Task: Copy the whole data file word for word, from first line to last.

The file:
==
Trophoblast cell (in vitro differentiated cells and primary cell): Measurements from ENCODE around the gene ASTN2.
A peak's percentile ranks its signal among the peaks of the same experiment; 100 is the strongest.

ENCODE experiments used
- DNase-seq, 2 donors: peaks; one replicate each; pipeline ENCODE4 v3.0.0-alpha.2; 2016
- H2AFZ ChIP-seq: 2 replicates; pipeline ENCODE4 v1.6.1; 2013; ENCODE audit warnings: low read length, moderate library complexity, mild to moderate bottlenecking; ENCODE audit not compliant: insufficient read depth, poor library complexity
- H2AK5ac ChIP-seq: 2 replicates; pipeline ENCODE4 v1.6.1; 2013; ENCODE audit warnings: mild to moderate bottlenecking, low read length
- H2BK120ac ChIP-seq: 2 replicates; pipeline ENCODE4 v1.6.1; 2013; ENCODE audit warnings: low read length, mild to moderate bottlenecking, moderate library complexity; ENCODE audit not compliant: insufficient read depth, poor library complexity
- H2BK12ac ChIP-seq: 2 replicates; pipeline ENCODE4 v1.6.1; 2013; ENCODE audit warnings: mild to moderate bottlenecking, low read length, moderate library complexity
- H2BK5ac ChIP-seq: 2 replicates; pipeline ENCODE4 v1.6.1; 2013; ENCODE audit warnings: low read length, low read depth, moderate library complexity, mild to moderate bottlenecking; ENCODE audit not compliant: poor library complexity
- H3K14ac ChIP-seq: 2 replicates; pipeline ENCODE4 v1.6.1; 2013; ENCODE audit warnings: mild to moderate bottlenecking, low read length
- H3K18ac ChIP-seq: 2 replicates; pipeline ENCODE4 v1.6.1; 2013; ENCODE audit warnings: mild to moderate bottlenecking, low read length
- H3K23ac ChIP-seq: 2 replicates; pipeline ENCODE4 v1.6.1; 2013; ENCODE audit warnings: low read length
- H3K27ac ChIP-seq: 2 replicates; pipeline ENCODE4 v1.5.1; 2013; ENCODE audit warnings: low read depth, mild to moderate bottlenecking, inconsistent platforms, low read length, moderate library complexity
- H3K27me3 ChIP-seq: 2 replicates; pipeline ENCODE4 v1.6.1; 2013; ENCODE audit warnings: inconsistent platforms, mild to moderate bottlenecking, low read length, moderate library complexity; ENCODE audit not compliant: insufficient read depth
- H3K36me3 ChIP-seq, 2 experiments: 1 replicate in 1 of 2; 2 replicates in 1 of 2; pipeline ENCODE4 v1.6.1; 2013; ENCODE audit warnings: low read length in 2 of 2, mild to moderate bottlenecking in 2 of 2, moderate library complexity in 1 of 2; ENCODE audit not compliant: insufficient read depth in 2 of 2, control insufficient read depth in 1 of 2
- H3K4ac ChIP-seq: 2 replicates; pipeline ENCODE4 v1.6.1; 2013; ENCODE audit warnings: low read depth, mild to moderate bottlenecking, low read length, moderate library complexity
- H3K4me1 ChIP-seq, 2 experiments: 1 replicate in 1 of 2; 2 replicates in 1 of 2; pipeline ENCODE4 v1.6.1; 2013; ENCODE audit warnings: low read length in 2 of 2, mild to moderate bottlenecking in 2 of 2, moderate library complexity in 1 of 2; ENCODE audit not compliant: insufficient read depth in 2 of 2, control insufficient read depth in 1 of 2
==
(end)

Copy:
Trophoblast cell (in vitro differentiated cells and primary cell): Measurements from ENCODE around the gene ASTN2.
A peak's percentile ranks its signal among the peaks of the same experiment; 100 is the strongest.

ENCODE experiments used
- DNase-seq, 2 donors: peaks; one replicate each; pipeline ENCODE4 v3.0.0-alpha.2; 2016
- H2AFZ ChIP-seq: 2 replicates; pipeline ENCODE4 v1.6.1; 2013; ENCODE audit warnings: low read length, moderate library complexity, mild to moderate bottlenecking; ENCODE audit not compliant: insufficient read depth, poor library complexity
- H2AK5ac ChIP-seq: 2 replicates; pipeline ENCODE4 v1.6.1; 2013; ENCODE audit warnings: mild to moderate bottlenecking, low read length
- H2BK120ac ChIP-seq: 2 replicates; pipeline ENCODE4 v1.6.1; 2013; ENCODE audit warnings: low read length, mild to moderate bottlenecking, moderate library complexity; ENCODE audit not compliant: insufficient read depth, poor library complexity
- H2BK12ac ChIP-seq: 2 replicates; pipeline ENCODE4 v1.6.1; 2013; ENCODE audit warnings: mild to moderate bottlenecking, low read length, moderate library complexity
- H2BK5ac ChIP-seq: 2 replicates; pipeline ENCODE4 v1.6.1; 2013; ENCODE audit warnings: low read length, low read depth, moderate library complexity, mild to moderate bottlenecking; ENCODE audit not compliant: poor library complexity
- H3K14ac ChIP-seq: 2 replicates; pipeline ENCODE4 v1.6.1; 2013; ENCODE audit warnings: mild to moderate bottlenecking, low read length
- H3K18ac ChIP-seq: 2 replicates; pipeline ENCODE4 v1.6.1; 2013; ENCODE audit warnings: mild to moderate bottlenecking, low read length
- H3K23ac ChIP-seq: 2 replicates; pipeline ENCODE4 v1.6.1; 2013; ENCODE audit warnings: low read length
- H3K27ac ChIP-seq: 2 replicates; pipeline ENCODE4 v1.5.1; 2013; ENCODE audit warnings: low read depth, mild to moderate bottlenecking, inconsistent platforms, low read length, moderate library complexity
- H3K27me3 ChIP-seq: 2 replicates; pipeline ENCODE4 v1.6.1; 2013; ENCODE audit warnings: inconsistent platforms, mild to moderate bottlenecking, low read length, moderate library complexity; ENCODE audit not compliant: insufficient read depth
- H3K36me3 ChIP-seq, 2 experiments: 1 replicate in 1 of 2; 2 replicates in 1 of 2; pipeline ENCODE4 v1.6.1; 2013; ENCODE audit warnings: low read length in 2 of 2, mild to moderate bottlenecking in 2 of 2, moderate library complexity in 1 of 2; ENCODE audit not compliant: insufficient read depth in 2 of 2, control insufficient read depth in 1 of 2
- H3K4ac ChIP-seq: 2 replicates; pipeline ENCODE4 v1.6.1; 2013; ENCODE audit warnings: low read depth, mild to moderate bottlenecking, low read length, moderate library complexity
- H3K4me1 ChIP-seq, 2 experiments: 1 replicate in 1 of 2; 2 replicates in 1 of 2; pipeline ENCODE4 v1.6.1; 2013; ENCODE audit warnings: low read length in 2 of 2, mild to moderate bottlenecking in 2 of 2, moderate library complexity in 1 of 2; ENCODE audit not compliant: insufficient read depth in 2 of 2, control insufficient read depth in 1 of 2